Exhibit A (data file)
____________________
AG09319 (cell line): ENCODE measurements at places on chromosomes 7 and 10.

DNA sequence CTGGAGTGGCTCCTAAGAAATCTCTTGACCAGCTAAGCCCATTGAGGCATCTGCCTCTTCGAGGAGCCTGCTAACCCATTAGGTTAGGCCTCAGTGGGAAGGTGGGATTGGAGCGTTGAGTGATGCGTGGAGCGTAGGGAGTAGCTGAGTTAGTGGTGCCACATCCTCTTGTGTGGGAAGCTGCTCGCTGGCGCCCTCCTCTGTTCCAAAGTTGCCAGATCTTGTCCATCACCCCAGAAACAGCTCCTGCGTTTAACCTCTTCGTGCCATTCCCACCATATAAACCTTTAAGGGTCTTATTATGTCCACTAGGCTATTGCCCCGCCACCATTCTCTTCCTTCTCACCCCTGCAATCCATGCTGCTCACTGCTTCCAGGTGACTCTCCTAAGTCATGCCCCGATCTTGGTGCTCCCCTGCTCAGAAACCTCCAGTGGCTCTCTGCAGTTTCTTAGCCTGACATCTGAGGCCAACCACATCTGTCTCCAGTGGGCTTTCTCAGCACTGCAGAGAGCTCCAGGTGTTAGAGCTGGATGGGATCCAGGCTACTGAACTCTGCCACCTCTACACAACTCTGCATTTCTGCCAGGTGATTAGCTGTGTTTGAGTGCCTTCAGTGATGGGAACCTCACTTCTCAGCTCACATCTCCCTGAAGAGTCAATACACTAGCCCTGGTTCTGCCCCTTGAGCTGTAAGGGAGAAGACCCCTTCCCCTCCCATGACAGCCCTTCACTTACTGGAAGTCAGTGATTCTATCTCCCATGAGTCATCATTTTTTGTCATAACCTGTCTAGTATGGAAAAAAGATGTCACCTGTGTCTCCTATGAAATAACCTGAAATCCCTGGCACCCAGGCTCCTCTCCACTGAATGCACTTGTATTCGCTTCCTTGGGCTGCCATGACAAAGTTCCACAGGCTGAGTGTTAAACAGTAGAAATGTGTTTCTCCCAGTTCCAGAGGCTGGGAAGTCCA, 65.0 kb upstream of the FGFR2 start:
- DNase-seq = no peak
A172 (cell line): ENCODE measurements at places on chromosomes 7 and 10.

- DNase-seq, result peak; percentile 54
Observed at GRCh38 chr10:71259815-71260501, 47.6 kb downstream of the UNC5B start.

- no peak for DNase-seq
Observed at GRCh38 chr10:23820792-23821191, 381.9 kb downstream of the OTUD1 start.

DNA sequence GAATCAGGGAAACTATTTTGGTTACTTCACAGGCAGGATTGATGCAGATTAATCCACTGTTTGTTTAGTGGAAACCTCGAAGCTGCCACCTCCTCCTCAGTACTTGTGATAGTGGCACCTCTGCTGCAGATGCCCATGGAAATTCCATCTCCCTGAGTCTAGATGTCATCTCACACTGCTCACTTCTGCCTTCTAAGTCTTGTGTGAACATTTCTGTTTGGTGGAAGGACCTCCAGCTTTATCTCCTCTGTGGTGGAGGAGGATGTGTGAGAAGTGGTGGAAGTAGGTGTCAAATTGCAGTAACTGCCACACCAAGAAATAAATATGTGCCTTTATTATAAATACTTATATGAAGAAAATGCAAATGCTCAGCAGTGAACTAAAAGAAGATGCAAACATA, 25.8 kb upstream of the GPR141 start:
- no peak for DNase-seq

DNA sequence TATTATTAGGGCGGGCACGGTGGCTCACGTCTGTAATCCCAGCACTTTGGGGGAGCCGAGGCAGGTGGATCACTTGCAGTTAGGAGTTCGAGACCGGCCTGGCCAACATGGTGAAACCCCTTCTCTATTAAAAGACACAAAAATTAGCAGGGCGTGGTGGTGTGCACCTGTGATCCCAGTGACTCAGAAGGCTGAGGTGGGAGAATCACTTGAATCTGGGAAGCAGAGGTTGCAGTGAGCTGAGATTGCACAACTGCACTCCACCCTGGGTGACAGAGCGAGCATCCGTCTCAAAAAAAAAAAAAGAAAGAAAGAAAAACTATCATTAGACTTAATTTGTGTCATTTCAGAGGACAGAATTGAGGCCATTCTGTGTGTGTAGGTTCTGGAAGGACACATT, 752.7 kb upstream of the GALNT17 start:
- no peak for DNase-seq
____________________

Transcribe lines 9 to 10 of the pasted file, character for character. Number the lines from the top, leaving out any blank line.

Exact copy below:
DNA sequence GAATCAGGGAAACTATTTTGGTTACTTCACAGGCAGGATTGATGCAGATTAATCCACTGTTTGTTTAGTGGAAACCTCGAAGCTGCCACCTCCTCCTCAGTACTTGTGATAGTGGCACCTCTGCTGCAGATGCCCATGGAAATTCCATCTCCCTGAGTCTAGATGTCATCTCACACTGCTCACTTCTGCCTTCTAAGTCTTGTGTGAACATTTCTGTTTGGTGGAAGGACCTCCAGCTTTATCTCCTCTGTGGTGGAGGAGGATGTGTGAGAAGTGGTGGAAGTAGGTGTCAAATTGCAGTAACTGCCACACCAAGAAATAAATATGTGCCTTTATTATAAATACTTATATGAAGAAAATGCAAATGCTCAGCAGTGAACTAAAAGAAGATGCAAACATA, 25.8 kb upstream of the GPR141 start:
- no peak for DNase-seq